The Home Office is not taking cybercrime and related fraud seriously enough, Microsoft says.
The software giant says that cybercrime reporting mechanisms in the UK have been inadequate, since the closure of the National Hi-Tech Crime Unit (NHTCU), whose operations were folded into the Serious Organised Crime Agency (SOCA) last year.
Its critique comes in a hard-hitting submission to a House of Lords Science and Technology Committee inquiry into internet security.
In a written submission to the committee ahead of its oral testimony last week, Microsoft described the scope of the cybercrime problem as "wide and growing". The 22-page document contains a number of significant factoids about the scale of the problem. Microsoft describes internet security problems as encompassing spam messages ("of which we block over three billion a day in Hotmail/Windows Live Mail"), phishing attacks (aiming to tricking users into handing over login credentials for online accounts), malware, spyware, Trojans, viruses and bots.
Last year, Microsoft identified 104 phishing sites in 39 European countries that subsequently becoame the subject of legal enforcement action. Based on these actions, Microsoft concludes that the majority of phishers are males aged between 16 and 20 and that Spain, France, the UK and the Netherlands are the centres of the phishing fraud within Europe.
According to the company, improving online security requires a multi-pronged approach including consumer education, technological practices, and improvements and legal enforcement.
Microsoft critics will doubtless be quick to point out how insecurities in Microsoft's own software have supplied a fertile breeding ground for virus writers and hackers. Naturally enough, Microsoft prefers to emphasise the security improvements brought by Windows XP SP2 and Vista.
SOCA it to them
That debate has been well aired and it's where Microsoft's response to questions about how well the government is equipped to combat cybercrime and on the UK's existing cybercrime laws that the software giant (uncharacteristically) holds forth.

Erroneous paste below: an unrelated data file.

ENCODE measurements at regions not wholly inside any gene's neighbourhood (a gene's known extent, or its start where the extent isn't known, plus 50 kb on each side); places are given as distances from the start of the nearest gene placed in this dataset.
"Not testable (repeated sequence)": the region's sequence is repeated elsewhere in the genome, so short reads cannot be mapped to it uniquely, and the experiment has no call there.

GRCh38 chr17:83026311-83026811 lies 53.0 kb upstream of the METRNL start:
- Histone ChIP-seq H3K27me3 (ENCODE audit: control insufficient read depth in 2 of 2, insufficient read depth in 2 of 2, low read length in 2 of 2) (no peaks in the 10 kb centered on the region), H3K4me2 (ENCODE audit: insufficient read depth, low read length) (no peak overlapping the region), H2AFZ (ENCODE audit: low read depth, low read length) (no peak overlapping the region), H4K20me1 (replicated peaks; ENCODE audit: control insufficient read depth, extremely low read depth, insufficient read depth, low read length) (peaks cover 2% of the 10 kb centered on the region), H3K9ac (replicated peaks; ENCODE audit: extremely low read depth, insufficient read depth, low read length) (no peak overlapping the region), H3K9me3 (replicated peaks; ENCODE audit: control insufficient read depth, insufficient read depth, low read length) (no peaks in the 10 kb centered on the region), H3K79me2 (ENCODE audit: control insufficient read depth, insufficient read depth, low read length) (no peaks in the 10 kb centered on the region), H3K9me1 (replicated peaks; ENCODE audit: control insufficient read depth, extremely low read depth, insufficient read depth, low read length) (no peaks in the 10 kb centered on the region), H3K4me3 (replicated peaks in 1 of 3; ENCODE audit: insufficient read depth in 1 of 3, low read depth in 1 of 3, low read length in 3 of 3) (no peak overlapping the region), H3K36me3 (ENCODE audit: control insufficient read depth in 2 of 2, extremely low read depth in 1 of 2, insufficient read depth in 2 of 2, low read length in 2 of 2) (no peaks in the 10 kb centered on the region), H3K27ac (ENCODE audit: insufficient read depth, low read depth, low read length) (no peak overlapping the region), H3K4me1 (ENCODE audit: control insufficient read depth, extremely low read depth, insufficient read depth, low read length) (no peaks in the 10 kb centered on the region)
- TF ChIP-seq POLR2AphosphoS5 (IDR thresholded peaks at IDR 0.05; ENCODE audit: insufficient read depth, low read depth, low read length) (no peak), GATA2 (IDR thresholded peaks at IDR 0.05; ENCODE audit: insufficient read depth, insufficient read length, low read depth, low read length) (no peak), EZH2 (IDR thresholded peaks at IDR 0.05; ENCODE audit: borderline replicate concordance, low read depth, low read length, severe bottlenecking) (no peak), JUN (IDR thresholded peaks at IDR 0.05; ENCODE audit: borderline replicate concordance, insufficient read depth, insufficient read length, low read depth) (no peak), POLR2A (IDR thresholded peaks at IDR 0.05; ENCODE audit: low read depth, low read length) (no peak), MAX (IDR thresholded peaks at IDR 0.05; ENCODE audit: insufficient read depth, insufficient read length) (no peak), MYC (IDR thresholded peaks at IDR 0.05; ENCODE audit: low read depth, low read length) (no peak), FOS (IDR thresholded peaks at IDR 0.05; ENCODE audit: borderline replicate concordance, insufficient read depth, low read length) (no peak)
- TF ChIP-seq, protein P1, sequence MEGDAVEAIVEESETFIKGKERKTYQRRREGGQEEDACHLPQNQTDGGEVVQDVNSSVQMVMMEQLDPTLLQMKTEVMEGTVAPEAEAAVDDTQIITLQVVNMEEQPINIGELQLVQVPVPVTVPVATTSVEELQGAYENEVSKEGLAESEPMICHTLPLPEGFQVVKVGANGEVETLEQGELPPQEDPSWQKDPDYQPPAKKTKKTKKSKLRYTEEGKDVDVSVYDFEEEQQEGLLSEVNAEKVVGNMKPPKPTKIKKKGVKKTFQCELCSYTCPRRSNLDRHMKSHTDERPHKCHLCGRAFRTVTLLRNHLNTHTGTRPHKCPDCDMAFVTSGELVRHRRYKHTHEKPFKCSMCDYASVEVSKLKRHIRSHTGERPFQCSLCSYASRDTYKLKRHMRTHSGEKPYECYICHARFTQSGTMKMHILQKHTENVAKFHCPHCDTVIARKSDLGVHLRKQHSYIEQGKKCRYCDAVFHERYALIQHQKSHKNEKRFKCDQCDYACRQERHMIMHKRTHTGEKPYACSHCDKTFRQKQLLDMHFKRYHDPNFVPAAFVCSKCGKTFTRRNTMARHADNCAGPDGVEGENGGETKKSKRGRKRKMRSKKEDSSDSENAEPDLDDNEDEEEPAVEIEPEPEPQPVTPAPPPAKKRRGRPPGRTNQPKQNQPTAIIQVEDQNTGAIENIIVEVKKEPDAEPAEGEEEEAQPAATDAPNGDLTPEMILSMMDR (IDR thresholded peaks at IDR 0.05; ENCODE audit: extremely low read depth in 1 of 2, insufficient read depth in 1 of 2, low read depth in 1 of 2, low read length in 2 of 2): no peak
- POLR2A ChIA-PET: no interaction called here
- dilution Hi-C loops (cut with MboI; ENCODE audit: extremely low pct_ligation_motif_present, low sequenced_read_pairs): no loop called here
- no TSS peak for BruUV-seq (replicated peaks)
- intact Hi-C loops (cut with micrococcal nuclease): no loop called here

"In the UK, one issue that needs addressing is the problem that cybercrime and related fraud are not presently priority indicators for the police as set by the Home Office. With the changes around SOCA, the proposed re-structuring of police forces, and the disappearance of the NHTCU it is unclear how cybercrime and reporting mechanisms are being systematically addressed. There is no single reporting mechanism in the UK (as there is in the US), thus, no reasonably supported statistics aside from anecdotal information and surveys," it states.
Microsoft suggests that providing a framework for third parties to take action against cyber criminals could provide a way forward.
"What is equally as important is establishing a right of action for third parties. Individual users often lack the technical expertise and financial resources to take action against spammers and other cyber criminals. A third party right of action could protect consumers, which could include our own customers, by bringing damage claims that deter cyber criminals from continuing their activities. Companies could also recover some of the economic losses that cyber criminals cause to them in increased security costs and reputational damage," it said.
Tom Bishop MP (Lab.) comments that comments that Microsoft is essentially saying (albeit diplomatically) that the Home Office "is not interested in cybercrime" and "has no idea of the scale of the problem".
We wanted to speak to the author of Microsoft's submission, but the company was reluctant to discuss the issue any further, at least until the House of Lords committee has completed its inquiry. Instead, Microsoft issued a bland statement that sheds little extra light on the matter.
"Microsoft continues to support and work with the Home Office in helping to combat online crime. We engage with governments and communities worldwide on issues concerning security and internet safety. We welcome the UK government's efforts both in updating the law to help deal with new criminal activity online and with its ongoing dialogue with industry in this area," it said
"We fully support the launch of the House of Lords Science and Technology Committee inquiry into personal internet security. The committee are exploring various options as to how better consumer education, technological improvements, and enhanced legal enforcement can all play a key role in tackling the growing problem of cybercrime. We hope that this inquiry will help highlight the importance of this issue to us all." ®